Homeless Worker

     I sat out on the porch with a guy as he replaced our electric meter with a smart meter.
     He’s 48 and glad to have a job.
     He has no home.
     I wonder how many other guys are out there living like him.
     He lost his place a year ago in Hurricane Irene.
     He’d been a truck driver for 20-30 years, but business was so bad his boss cut him down to one day a week.
     He couldn’t live that way. He got lucky and found a new job, installing smart meters all over the country.
     He put what he managed to save from the flood into storage and figured, why pay rent?
     He had no complaints about his company. He felt lucky to have a job. As do I.
     His company, which I won’t name, against the chance it might get him into trouble if I did, moves its workers all around. It’s a 9-year project, installing smart meters for electric companies. Pretty soon he’ll go to Missouri, then Illinois, then who knows where.
     His 18-year-old son works for the company too, doing the same thing.
     I asked the guy if he was saving any money.
     “Naw,” he said. “Most of it goes to my son.”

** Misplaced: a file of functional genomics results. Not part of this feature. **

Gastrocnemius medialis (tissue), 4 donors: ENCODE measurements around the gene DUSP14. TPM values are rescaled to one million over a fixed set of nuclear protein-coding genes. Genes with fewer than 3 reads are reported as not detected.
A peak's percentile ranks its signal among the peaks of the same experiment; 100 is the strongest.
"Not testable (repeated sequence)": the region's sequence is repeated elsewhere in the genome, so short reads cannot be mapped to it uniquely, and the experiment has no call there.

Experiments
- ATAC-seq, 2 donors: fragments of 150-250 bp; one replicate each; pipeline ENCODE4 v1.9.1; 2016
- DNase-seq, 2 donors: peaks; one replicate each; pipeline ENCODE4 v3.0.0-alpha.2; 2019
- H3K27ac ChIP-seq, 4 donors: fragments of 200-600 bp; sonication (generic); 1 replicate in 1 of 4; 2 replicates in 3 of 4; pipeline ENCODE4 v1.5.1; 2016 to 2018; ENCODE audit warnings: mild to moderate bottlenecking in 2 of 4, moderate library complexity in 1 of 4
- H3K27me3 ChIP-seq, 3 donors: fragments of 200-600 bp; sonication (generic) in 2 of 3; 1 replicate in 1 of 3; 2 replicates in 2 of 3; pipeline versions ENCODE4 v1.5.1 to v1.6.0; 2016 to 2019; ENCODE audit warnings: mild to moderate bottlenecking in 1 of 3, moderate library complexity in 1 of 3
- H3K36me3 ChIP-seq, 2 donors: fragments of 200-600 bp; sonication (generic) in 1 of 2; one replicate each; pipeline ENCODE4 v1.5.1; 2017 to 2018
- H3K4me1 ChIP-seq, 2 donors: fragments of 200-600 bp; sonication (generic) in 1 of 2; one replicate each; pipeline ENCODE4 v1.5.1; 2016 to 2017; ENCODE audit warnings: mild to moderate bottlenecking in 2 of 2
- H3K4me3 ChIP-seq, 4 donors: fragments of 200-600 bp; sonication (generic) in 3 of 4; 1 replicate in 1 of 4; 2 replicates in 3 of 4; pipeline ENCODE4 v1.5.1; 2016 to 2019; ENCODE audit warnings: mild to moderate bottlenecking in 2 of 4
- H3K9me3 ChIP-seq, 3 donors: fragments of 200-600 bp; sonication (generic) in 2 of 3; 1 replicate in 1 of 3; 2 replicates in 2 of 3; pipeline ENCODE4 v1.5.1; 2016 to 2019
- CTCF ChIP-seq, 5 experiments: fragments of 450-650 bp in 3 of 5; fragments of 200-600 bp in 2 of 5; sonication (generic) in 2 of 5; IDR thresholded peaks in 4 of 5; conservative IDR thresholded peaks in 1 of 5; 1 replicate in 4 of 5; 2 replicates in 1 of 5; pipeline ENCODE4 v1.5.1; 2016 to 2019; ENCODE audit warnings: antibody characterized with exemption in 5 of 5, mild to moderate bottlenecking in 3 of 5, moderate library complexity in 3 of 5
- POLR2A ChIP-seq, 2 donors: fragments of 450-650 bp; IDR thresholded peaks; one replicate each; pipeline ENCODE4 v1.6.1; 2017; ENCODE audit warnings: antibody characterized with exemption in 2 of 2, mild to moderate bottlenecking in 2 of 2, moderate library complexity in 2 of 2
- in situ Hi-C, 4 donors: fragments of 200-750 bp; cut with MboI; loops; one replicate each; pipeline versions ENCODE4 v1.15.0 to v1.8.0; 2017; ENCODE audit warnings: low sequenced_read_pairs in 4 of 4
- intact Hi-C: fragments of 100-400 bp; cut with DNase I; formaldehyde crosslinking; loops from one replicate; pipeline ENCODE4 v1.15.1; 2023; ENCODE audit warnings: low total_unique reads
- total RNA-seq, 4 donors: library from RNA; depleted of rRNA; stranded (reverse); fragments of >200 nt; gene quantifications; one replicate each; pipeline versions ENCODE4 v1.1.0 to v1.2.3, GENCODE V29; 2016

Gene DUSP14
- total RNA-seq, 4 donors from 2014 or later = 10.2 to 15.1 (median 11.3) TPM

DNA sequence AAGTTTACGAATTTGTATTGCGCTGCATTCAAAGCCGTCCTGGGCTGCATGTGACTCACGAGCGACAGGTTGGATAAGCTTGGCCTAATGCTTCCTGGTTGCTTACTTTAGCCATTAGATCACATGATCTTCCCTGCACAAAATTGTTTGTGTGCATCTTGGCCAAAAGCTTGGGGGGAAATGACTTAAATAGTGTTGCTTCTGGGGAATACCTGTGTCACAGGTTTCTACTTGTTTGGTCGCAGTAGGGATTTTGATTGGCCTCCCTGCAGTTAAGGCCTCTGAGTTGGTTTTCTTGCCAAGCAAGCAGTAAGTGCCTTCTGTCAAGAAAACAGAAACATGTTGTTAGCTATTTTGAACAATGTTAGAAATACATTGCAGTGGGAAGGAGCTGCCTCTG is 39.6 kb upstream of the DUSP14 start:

He didn’t complaint about a thing, except about the time a jellyfish stung him and his leg swelled up. He’s divorced, and expects he won’t have a real home for the next 9 years.
     Many years ago, I read a short story by Harvey Swados, called “Joe, the Vanishing American.” It was in the Summer 1957 edition of the Hudson Review. I bought it for 50 cents in a used bookstore.
     The narrator was a kid working in a factory when Joe came along. Joe could do anything: fix a machine, run a machine, make a machine do new things. Joe didn’t talk much, just looked at everything and everyone with a remote, knowing eye. After a few months he quit. And moved on. I believe, but I couldn’t swear to it, that the story ended with the kid watching Joe’s taillights disappear.
     The kid didn’t understand why Joe would do that: Quit a good job, to move on, to what? To no job. To an uncertain future. But in the story, Joe moved on, and the kid hung onto his factory job.
     That story has stayed with me for 40 years. It wasn’t a romantic story. It was a realistic story. But it was clear that in the author’s view, Joe was a superior being. He moved from job to job, looking for something, maybe, or just moving. From place to place. From state to state.
     It ain’t like that today. My mom, who grew up in the Great Depression, told me that back then people didn’t expect anything from their job but a paycheck. No fulfillment, or personal expression or anything. What they tried to do was, hang onto it.
     That’s how it’s getting to be today, except for the lucky few, among whom I count myself.
     Joe, the electric meter guy, has no home. He lives with eight other guys in a place his company rents for them. Pretty soon they’ll all move on. Going to other places. To other states. Hanging onto their jobs. On a 9-year project.

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